I Only Believe What is Good for Me

On November 7th, voters in Denton, Texas took the extraordinary step of banning shale gas production, commonly known as “fracking.” As many know, the process of shale gas production is highly controversial since enough evidence has linked fracking to earthquakes and polluting groundwater. The production process also requires vast amounts of fresh water, where

Fracking and Farming

Fracking and Farming

nationally over nine billion liters (2,377,548,471 gallons) of fresh water are contaminated each day. There also is air pollution generated by the process, and recent studies showed that fracking for natural gas may be worse than burning coal.

But, then there is the other side: We cannot decouple energy and economic robustness – yet. I am not speaking of the mantra from the right that proselytizes job growth from energy production. One only needs to look at the potential jobs created by the Keystone Pipeline project to realize that this argument is suspect. The bald truth is that nations are significantly weakened without a consistent, affordable source of energy. A number of Balkan countries, for example, faced economic collapse in a week when Russia shut off the energy to them in both 2006 and 2009.

To take this thinking a step further, all life needs energy to function, and the wonderment of nature is that energy is exchanged in such a miraculous process of health and balance. Energy is produced and exchanged to the beneficial health of all life in the system, thereby allowing the system to foster perpetual strength and development. It is not a commodity to be manipulated into a form of capital; energy is lifeblood that must be exchanged freely as the system is only as strong as its weakest link in this web of life.

In this light, humanity finds itself in a dilemma of existential proportions. Most obvious is that we crave forms of energy destructive to all life, and what we produce is distributed in such an inhumane way. Those that “control the means of production” are bound to a logic that cannot help but injure life in some part of the system. But, perhaps more haunting is that we cannot feel how destructive we are. Unlike nature, humanity does not live to benefit all, where health is a function of interconnectedness. We refuse to see that our strength is dependent on the strength of others. We cannot accept that all deserve adequate energy nourishment if we wish for a world in harmony. And the result of this sociology is that vast amounts of energy is used to wall ourselves off from the world we are profoundly connected to.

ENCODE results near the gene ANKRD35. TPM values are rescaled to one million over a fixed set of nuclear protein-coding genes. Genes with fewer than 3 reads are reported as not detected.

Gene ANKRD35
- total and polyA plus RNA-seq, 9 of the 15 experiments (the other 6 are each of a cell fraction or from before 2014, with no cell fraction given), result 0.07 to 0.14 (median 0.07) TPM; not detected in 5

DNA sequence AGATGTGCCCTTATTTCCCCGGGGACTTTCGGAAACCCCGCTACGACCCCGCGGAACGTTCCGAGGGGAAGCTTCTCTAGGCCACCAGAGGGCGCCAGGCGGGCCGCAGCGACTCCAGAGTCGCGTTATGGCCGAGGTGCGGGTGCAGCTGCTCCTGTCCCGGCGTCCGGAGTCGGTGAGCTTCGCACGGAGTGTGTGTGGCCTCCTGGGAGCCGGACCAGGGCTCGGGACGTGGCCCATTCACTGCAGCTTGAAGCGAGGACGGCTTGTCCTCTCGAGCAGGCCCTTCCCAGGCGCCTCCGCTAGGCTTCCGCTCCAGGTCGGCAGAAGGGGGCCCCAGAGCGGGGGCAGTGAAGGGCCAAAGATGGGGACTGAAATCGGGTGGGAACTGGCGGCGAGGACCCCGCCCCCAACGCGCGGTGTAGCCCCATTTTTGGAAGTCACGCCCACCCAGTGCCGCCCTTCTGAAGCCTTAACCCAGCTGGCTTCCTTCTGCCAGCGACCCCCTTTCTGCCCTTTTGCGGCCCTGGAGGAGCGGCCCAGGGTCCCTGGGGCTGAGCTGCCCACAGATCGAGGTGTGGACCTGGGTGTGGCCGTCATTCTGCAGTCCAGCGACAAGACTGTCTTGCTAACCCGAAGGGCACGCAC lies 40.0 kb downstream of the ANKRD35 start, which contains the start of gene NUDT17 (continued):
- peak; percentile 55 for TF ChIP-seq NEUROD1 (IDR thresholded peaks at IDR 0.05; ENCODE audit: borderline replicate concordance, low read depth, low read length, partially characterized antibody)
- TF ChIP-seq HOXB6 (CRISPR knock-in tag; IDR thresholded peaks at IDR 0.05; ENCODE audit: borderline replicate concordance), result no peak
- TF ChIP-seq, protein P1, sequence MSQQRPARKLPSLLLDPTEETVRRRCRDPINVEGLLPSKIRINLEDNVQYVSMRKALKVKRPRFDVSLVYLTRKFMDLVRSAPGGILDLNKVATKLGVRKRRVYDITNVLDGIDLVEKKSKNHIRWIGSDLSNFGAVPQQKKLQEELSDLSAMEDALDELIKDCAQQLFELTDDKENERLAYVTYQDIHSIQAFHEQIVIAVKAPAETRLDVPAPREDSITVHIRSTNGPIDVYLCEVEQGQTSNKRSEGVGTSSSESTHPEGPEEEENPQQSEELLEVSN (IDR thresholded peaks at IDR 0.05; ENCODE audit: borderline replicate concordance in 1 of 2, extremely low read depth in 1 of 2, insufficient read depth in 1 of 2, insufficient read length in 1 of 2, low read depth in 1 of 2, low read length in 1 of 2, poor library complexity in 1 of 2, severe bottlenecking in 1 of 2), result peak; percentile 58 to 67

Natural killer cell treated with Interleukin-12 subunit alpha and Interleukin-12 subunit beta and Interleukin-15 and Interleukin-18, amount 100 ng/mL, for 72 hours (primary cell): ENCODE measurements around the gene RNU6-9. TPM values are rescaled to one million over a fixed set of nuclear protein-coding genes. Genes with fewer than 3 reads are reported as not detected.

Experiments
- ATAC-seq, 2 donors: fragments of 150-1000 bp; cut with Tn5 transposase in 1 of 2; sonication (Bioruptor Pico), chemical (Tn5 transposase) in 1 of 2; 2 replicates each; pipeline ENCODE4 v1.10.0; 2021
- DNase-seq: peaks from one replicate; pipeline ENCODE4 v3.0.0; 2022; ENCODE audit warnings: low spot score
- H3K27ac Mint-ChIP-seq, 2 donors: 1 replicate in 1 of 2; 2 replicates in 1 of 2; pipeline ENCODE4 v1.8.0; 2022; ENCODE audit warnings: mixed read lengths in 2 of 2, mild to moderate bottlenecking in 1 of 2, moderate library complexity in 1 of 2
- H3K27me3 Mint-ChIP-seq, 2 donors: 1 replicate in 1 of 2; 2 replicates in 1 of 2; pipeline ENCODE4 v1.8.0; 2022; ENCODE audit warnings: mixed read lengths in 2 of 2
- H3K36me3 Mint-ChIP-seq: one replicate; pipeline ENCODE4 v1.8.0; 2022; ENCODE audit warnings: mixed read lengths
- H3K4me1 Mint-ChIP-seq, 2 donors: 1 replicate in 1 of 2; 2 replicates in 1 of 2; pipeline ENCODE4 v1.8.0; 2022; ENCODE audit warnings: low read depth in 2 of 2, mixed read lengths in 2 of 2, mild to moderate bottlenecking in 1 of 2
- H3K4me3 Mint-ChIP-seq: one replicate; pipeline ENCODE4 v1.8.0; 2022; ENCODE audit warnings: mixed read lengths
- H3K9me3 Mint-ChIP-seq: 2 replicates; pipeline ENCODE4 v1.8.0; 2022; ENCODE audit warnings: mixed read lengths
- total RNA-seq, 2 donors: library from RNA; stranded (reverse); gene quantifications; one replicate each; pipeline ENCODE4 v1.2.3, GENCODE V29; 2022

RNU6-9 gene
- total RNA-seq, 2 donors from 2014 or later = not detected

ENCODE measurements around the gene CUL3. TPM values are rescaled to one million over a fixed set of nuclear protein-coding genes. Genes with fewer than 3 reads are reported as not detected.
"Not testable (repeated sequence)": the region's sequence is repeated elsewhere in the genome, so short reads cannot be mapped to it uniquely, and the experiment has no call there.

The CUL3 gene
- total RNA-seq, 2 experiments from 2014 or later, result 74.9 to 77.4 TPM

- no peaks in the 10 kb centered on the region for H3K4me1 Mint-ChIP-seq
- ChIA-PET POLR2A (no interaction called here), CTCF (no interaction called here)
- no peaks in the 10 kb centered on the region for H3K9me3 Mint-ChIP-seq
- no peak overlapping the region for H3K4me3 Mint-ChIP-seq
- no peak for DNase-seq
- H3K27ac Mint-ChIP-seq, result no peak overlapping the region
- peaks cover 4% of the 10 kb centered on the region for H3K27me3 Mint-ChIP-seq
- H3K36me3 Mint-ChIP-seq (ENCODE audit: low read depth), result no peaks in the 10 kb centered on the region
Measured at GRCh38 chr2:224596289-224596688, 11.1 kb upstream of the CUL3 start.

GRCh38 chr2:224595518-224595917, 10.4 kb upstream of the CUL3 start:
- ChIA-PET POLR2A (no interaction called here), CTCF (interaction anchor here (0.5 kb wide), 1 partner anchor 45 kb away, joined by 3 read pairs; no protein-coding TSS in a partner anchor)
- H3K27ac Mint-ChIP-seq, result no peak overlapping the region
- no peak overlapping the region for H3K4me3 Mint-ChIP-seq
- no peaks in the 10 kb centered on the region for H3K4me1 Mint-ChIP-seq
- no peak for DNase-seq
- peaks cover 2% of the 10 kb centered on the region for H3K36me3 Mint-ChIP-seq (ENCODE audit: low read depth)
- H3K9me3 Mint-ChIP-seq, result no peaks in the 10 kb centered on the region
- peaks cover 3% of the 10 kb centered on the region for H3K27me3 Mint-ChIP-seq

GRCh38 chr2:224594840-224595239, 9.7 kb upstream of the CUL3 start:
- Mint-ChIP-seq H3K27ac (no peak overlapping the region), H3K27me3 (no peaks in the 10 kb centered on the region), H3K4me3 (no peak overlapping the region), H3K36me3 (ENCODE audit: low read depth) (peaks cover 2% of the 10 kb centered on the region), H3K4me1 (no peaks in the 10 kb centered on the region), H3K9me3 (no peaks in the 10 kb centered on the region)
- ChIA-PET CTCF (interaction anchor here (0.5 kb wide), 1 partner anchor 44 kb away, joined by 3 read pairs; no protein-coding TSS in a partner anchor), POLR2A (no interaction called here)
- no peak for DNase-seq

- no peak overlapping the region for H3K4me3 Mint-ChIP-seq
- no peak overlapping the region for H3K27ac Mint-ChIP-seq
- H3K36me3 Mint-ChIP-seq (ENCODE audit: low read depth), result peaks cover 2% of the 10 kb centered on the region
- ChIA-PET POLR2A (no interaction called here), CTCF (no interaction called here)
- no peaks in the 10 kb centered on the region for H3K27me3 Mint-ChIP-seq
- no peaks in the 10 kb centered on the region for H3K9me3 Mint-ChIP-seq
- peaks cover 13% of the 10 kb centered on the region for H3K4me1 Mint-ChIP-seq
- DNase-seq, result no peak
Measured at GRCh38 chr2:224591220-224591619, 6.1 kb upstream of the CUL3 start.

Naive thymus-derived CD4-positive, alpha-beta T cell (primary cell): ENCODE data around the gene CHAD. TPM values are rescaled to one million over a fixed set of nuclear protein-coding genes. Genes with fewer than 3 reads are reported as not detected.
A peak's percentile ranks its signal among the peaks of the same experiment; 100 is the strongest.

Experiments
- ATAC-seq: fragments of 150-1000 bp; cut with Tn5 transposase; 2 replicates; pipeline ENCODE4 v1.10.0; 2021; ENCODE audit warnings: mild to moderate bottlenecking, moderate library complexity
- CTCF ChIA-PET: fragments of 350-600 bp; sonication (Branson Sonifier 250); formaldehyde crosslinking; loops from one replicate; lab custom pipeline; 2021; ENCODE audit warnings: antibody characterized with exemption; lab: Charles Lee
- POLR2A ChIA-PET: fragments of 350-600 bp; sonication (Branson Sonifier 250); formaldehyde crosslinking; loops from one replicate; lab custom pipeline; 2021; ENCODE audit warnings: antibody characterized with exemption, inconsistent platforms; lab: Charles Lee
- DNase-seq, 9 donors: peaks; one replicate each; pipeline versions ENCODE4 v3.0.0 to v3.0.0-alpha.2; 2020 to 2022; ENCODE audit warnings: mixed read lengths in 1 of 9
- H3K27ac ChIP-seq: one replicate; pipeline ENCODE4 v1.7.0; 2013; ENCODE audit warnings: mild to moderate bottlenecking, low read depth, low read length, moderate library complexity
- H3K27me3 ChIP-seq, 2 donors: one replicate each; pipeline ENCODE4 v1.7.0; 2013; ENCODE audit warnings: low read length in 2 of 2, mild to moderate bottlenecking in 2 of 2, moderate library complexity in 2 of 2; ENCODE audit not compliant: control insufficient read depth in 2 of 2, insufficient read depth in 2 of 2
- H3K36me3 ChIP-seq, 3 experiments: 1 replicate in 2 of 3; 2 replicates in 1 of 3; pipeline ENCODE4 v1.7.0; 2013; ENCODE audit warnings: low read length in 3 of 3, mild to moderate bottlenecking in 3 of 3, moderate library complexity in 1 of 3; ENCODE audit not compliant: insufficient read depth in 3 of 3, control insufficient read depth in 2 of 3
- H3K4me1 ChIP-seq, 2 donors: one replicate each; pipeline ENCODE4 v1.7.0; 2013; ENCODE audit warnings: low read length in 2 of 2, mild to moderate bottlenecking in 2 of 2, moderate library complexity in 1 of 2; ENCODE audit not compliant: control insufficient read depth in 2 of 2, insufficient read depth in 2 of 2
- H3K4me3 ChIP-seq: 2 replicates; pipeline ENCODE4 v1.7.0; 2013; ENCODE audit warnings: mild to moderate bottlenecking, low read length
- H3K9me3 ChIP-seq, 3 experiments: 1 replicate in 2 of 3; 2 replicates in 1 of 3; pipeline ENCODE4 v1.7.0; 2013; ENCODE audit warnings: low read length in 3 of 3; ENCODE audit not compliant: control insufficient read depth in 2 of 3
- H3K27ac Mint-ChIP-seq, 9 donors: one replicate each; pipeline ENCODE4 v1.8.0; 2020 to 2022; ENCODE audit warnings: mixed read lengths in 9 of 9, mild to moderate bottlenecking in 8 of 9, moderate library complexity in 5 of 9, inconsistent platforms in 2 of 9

Denton is the loci of a dynamic that fits the perfect definition of a tragedy, being trapped in an issue with no good solution. From both sides, feeling fear is understandable as the vote on banning fracking carries hardship. This said, a substantial theme of human existence is our journey through trouble. Do we reach out solving challenges together, or do we retreat to the fortress of ourselves? Do we embrace challenge as an opportunity to move beyond, or do we retreat to only what we know? Do we collapse into fear, or explode into love?

In a National Public Radio interview, a woman in Denton perhaps conveyed the trap and conventional wisdom all too well. In her words, “I’m a Newt Gingrich, drill-baby-drill kind of person. So I support drilling, unfortunately. And it sounds very self-serving – I don’t want it in my back yard.” Simply, drill all you want, but just not where I live.

My goal is not to derail this woman. In fact, part of my sadness with her derives from my belief that she is a kind and generous woman. I believe she loves her family, and wants to do the best by her circle of friends. Her opinion did not convey smug defiance, but rather an intelligent person who was grappling with a moral issue born from science. It’s just that her actionable world view only can extend as far as her back yard.

Her fortress mentality is not unique to this debate. Those in the “Denton Drilling Awareness Group” (DAG) are literally fighting for their backyard, noting they are “dedicated to educating the public about the dangers of gas well drilling and its related processes to the public health, the environment, and property values in the city of Denton.” Unfortunately, even this very local scope is too much for Texas, as now DAG must “ensure Texas lawmakers do not try and take away Denton’s right as a home rule municipality.”

Yet fracking is a national if not a global issue. When water is contaminated its effects are not contained to the location of the well. When Volatile Organic Compounds (VOC’s), Hazardous Air Pollutants (HAPs), and Mono-Nitrogen Oxides (NOx} are released into the air, it affects a region. When Green House Gasses (GHG) enter the environment it affects a globe. This is not considering the other deleterious effects such as fresh water depletion, noise pollution, or light pollution. And then there is the most obvious point: We cannot use the earth’s abundance of fossil fuels without creating a toxic planet.

Perhaps another tragedy for Denton is that a local problem exploded into a national issue, and now they cannot escape national criticism no matter which way they turn. Nevertheless, Denton offers to us all interminable questions about how we love the world outside even when we cannot see our connection it. Perhaps the joyous journey of life is understanding how we are much more than the product of our back yards.

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